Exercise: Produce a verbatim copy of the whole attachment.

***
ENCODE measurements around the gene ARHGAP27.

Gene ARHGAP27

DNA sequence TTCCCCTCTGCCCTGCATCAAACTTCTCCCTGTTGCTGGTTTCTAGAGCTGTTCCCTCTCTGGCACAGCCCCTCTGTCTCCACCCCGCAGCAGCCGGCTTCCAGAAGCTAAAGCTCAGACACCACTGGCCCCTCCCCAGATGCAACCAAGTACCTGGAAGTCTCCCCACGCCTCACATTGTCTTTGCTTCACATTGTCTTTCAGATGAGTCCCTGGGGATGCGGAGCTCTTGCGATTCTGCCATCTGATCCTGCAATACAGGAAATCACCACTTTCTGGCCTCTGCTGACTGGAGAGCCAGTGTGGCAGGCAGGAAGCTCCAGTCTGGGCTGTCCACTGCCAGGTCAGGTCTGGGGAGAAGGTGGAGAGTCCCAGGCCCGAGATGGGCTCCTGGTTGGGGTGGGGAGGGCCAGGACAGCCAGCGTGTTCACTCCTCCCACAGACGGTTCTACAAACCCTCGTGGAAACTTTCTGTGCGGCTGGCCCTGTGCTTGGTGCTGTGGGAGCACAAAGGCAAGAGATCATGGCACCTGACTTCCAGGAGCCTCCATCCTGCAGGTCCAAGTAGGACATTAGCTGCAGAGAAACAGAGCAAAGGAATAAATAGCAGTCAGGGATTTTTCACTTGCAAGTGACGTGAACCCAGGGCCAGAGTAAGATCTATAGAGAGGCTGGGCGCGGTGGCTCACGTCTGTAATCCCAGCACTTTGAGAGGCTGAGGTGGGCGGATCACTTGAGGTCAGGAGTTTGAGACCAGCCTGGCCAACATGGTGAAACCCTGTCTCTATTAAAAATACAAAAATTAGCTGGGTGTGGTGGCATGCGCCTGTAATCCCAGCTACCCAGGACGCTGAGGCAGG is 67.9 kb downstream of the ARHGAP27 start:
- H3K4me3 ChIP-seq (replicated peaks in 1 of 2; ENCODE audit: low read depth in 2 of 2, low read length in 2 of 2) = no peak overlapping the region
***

ENCODE measurements around the gene ARHGAP27.

Gene ARHGAP27

DNA sequence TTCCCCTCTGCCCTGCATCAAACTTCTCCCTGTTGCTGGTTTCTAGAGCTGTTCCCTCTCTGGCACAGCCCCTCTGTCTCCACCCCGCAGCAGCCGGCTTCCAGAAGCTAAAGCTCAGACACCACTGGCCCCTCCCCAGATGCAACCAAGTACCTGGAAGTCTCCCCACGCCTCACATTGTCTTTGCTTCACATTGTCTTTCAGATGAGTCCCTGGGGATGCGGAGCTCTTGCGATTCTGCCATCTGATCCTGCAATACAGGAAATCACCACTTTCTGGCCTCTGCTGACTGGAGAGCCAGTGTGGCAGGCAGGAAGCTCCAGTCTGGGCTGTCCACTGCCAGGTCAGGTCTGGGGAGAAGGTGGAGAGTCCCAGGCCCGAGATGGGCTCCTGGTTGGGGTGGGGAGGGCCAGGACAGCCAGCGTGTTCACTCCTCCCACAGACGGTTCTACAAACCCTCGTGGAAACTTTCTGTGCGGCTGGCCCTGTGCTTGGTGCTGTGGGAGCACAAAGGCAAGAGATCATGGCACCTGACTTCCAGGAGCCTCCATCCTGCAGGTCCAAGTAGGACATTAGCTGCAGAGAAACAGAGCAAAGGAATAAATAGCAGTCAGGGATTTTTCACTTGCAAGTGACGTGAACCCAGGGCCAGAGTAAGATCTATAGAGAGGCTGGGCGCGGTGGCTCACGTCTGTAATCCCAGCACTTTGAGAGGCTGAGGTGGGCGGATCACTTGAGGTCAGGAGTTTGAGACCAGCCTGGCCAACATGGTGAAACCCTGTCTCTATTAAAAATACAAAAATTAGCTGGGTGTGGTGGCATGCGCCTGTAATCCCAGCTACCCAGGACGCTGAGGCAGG is 67.9 kb downstream of the ARHGAP27 start:
- H3K4me3 ChIP-seq (replicated peaks in 1 of 2; ENCODE audit: low read depth in 2 of 2, low read length in 2 of 2) = no peak overlapping the region